Research Article | Open Access
Synchronous and Metachronous Breast Malignancies: A Cross-Sectional Retrospective Study and Review of the Literature
Objective. There is increasing interest in patients with metachronous (MBC) and synchronous breast cancer (SBC). The objective of this study was to evaluate the occurrence and outcome of MBCs and SBCs. Methods. A retrospective study on women operated in our department for breast cancer between 2002 and 2005 was carried out. Patients were divided into three groups: women with MBC, SBC, and unilateral breast cancer (UBC). Moreover, we performed a meta-analysis of the English literature about multiple breast cancers between 2000 and 2011 taking into consideration their prevalence and overall survival (OS). Results. We identified 584 breast cancer patients: 16 women (3%) presented SBC and 40 MBC (7%, second cancer after 72-month follow-up IQR 40–145). Although the meta-analysis showed significant OS differences between MBC or SBC and UBC, we did not observe any significant OS difference among the three groups of our population. Anyway, we found a significant worse disease-free survival in MBC than UBC and a significant higher prevalence of radical surgery in MBC and SBC than UBC. Conclusions. Despite the low prevalence of MBC and SBC, the presence of a long time risk of MBC confirms the crucial role of ipsi- and contralateral mammographies in the postoperative follow-up.
The increasing incidence rate of breast cancer (BC) and its long term survival, due to both an improved prognosis and a growing life expectancy, have brought interest in patients with a second primary metachronous (MBC) or synchronous breast cancer (SBC) [1–3]. In particular, BC represents about the 30–50% of all second primary malignancies in women affected by primary BC, who have a two-to-sixfold increased risk of developing a new primary cancer in the contralateral breast during their life [4–6], corresponding to a risk of 0.3–1.0% per year [7–12].
There is uncertainty in the literature whether developing a MBC or SBC influences the outcome. In fact, some studies suggest poor survival while others report similar survival compared to patients with unilateral breast cancer (UBC). In particular, women affected by SBCs seem to have a lower long term survival [13–15], even if this difference is not always significant. Moreover, there is conflicting evidence about the impact of SBCs and MBCs on the management of patients with regard to surgical treatment options, such as the role of prophylactic mastectomy. In fact, these patients undergo more often bilateral mastectomies rather than breast conserving interventions, although there are reports confirming the efficacy of less invasive management in bilateral breast cancer as for unilateral tumors [14, 16].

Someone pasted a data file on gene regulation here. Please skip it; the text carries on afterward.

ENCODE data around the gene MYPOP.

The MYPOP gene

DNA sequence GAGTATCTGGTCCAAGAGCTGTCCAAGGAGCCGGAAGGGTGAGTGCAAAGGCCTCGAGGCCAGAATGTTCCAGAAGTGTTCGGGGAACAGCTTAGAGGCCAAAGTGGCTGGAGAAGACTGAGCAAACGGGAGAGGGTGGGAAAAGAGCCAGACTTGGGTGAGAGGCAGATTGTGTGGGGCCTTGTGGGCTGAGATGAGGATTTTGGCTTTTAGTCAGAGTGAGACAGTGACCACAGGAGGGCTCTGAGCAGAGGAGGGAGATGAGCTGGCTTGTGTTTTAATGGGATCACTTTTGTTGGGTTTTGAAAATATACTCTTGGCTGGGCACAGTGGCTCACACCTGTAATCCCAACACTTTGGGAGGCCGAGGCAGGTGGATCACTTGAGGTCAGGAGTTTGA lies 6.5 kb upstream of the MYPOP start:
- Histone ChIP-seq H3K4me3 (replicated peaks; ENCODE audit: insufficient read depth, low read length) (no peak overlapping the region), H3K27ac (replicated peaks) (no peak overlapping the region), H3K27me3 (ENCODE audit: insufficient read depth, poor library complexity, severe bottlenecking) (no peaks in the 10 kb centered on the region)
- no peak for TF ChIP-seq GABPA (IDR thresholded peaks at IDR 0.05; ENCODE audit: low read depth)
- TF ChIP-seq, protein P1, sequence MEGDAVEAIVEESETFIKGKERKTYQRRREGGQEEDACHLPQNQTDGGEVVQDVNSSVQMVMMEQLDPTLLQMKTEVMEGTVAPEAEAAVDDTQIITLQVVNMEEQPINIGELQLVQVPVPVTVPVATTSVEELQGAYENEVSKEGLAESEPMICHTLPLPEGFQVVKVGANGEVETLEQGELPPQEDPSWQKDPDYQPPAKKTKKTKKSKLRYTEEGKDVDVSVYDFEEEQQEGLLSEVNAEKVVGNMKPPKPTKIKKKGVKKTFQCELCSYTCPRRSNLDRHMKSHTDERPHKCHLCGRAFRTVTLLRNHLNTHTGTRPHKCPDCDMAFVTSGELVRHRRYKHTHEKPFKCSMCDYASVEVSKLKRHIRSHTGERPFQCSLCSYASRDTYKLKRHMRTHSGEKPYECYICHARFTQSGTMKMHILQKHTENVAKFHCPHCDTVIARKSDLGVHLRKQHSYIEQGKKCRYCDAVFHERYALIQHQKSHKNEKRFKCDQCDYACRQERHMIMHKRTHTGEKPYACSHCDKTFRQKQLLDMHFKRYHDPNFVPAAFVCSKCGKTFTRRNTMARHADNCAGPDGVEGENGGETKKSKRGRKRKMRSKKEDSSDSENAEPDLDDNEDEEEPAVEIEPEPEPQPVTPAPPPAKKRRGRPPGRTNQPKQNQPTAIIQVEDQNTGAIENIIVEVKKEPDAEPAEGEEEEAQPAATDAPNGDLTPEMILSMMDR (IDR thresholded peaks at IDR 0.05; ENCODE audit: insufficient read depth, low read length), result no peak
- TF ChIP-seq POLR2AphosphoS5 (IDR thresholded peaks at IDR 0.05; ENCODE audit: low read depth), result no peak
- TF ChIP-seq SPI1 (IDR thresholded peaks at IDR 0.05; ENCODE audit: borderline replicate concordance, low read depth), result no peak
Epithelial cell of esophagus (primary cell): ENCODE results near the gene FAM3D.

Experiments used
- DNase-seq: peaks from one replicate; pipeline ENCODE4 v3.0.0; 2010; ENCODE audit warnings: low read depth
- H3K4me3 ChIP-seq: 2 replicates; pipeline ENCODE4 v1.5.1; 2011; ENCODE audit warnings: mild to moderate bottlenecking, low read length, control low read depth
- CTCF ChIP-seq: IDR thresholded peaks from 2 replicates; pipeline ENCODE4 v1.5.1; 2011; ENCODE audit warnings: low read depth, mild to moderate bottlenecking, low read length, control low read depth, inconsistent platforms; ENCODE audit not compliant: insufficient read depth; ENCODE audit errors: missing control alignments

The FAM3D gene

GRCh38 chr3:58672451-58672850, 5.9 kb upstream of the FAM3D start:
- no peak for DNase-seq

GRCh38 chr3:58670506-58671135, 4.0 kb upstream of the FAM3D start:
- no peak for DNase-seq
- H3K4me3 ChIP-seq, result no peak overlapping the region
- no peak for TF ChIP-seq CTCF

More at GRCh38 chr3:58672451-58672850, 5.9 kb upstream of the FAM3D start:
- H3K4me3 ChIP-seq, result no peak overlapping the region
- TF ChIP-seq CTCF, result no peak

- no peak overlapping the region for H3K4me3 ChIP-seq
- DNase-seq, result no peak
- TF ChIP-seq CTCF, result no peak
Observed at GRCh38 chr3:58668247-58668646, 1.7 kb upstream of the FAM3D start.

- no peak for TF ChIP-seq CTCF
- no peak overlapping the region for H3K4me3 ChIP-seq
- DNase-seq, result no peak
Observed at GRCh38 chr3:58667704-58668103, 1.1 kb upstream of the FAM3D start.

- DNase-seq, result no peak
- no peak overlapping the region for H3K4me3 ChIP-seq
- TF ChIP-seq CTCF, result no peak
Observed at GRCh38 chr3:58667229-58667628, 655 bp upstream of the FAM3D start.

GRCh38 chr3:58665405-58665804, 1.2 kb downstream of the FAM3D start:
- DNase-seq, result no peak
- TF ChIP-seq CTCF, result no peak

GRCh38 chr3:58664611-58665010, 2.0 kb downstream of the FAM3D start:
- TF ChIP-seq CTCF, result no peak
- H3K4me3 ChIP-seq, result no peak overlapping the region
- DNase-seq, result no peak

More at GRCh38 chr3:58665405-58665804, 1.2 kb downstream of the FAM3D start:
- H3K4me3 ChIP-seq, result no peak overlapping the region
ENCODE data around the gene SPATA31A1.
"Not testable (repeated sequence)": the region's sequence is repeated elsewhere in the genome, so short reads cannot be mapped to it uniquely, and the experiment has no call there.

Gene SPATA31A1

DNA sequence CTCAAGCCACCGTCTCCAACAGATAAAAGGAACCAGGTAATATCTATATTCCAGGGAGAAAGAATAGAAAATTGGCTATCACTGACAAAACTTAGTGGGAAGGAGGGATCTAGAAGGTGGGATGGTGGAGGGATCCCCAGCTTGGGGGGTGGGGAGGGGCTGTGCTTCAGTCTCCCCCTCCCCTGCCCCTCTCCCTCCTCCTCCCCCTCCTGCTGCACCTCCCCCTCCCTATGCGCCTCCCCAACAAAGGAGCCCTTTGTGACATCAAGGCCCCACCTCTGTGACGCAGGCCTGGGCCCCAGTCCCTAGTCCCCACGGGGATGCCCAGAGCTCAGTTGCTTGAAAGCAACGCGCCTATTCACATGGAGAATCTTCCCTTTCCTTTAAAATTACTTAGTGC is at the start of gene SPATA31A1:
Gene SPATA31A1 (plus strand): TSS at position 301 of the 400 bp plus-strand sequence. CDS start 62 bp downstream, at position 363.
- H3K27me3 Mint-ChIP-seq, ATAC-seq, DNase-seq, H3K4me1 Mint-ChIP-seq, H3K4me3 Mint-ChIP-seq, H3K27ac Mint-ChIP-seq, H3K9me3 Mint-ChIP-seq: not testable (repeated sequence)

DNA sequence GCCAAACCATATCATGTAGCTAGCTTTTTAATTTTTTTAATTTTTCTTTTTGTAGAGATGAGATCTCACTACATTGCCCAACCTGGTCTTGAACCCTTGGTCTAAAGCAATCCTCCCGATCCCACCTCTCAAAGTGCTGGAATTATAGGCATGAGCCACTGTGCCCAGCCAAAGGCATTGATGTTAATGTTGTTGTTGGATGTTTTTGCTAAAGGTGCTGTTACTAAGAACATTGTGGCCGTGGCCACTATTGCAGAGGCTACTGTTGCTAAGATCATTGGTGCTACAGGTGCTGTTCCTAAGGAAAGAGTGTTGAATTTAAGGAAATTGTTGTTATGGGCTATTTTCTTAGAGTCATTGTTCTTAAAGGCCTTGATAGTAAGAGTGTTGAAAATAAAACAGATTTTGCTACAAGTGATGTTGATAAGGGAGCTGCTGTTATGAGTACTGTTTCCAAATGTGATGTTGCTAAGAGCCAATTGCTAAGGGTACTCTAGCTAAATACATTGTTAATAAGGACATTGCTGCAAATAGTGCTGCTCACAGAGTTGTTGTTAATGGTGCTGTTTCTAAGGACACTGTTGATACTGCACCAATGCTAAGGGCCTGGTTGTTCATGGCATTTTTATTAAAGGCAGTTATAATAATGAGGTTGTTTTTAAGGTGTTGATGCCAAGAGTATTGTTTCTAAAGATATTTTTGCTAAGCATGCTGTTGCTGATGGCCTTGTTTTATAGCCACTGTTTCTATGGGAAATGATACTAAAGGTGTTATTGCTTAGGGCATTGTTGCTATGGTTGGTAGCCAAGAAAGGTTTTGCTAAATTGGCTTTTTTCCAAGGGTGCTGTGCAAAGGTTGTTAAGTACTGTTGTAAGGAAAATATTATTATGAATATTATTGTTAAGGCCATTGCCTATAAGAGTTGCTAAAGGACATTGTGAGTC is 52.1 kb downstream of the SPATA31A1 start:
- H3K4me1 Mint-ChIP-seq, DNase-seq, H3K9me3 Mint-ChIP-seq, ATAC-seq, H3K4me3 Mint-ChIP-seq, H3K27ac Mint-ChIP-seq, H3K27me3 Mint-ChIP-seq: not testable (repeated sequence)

The objective of this study is to evaluate the occurrence of MBCs or SBCs and their outcome.
2. Materials and Methods
2.1. Retrospective Study
A retrospective cross-sectional study on women operated in our department for BC between January 2001 and December 2004 was carried out, with a follow-up of at least 5 years, within May 2011. In addition, we selected only women with the first diagnosis of cancer occurring between January 2001 and December 2004. Patients were divided into three groups based on the presence of multiple breast cancers and the time interval between their detection. In particular, according to most of the authors, we considered synchronous all second BCs detected within 6 months from the first diagnosis and located in the contralateral breast [17–19] and metachronous those diagnosed after 6 months from the first BC diagnosis in the contralateral breast or in the same breast but with different histology. The remaining women with a diagnosis of UBCs were considered as a control cohort.
Tumor pathological characteristics include size, histological type, nuclear/histologic grading, multicentricity, eventual presence of peritumoral vascular invasion (PVI), extensive in situ component (EIC), axillary lymph node status, lymph nodes extracapsular invasion (ExCp), estrogen (ER) and progesterone receptor (PR) status, HER-2/Neu expression, Mib-1(Ki-67) expression. The surgical specimens were examined fresh and the maximum tumor diameter was recorded after these were fixed in 10% buffered formalin. Histologically, the tumors were classified according to the World Health Organization criteria , as modified by Rosen and Oberman . Tumor grade was evaluated following the recommendations of Elston and Ellis . The occurrence of PVI was assessed according to Rosen and Oberman . The expression of ER, PR, Her-2/Neu, and the tumor proliferative fraction (Mib1/Ki67) was evaluated immunohistochemically. ER and PR status and cell proliferation were recorded as percentage value. HER-2/Neu was considered positive when Her-2/Neu test resulted 3+ or 2+ with fish amplification and negative if value was 1+. ExCp was defined as the extracapsular growth of tumor cells, invasion of perinodal fat, or extranodal location of tumor cells. Tumor stage was defined according to the TNM classification of 2009 VII ed. (AJCC/UICC).